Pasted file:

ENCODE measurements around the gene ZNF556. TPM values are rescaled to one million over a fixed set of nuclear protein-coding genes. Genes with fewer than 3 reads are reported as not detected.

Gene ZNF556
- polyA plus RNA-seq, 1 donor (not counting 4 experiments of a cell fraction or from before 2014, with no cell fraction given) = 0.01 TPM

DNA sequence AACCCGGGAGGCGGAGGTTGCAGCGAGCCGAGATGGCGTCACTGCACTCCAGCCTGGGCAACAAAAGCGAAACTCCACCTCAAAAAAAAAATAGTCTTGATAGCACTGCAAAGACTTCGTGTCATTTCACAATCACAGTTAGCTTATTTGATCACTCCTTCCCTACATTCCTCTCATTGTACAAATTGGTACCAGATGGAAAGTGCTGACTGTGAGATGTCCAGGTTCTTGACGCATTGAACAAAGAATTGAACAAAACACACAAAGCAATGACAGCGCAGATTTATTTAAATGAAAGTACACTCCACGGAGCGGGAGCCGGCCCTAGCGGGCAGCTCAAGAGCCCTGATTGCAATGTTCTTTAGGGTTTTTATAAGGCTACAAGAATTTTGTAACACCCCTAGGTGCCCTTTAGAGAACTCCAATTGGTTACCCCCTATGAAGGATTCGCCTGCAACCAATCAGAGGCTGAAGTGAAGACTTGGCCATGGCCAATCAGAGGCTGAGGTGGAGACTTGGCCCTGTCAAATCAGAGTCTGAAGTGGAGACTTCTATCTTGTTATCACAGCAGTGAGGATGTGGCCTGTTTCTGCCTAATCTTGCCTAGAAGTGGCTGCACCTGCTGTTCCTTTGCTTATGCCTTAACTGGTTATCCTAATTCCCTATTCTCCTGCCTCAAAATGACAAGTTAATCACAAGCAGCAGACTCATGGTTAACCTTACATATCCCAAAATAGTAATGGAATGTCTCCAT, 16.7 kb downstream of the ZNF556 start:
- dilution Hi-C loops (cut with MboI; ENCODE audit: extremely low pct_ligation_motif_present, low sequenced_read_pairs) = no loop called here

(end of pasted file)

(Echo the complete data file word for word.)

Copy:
ENCODE measurements around the gene ZNF556. TPM values are rescaled to one million over a fixed set of nuclear protein-coding genes. Genes with fewer than 3 reads are reported as not detected.

Gene ZNF556
- polyA plus RNA-seq, 1 donor (not counting 4 experiments of a cell fraction or from before 2014, with no cell fraction given) = 0.01 TPM

DNA sequence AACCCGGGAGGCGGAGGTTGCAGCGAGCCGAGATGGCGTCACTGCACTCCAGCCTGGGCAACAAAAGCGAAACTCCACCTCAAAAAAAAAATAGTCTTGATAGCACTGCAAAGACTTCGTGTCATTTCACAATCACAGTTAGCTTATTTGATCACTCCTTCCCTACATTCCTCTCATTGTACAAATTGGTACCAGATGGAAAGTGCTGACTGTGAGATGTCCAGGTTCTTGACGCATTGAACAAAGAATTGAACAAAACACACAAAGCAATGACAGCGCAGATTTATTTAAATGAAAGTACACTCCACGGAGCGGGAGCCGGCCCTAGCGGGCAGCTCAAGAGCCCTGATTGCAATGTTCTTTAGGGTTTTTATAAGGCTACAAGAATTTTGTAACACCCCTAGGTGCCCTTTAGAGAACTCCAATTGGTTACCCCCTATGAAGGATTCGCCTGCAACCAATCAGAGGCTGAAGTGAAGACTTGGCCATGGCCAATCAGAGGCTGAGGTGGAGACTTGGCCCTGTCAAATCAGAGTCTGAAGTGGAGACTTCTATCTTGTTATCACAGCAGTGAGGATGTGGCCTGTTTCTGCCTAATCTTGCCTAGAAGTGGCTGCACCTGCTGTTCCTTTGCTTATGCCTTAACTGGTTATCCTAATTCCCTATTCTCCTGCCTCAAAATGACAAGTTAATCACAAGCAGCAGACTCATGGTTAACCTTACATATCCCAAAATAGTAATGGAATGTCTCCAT, 16.7 kb downstream of the ZNF556 start:
- dilution Hi-C loops (cut with MboI; ENCODE audit: extremely low pct_ligation_motif_present, low sequenced_read_pairs) = no loop called here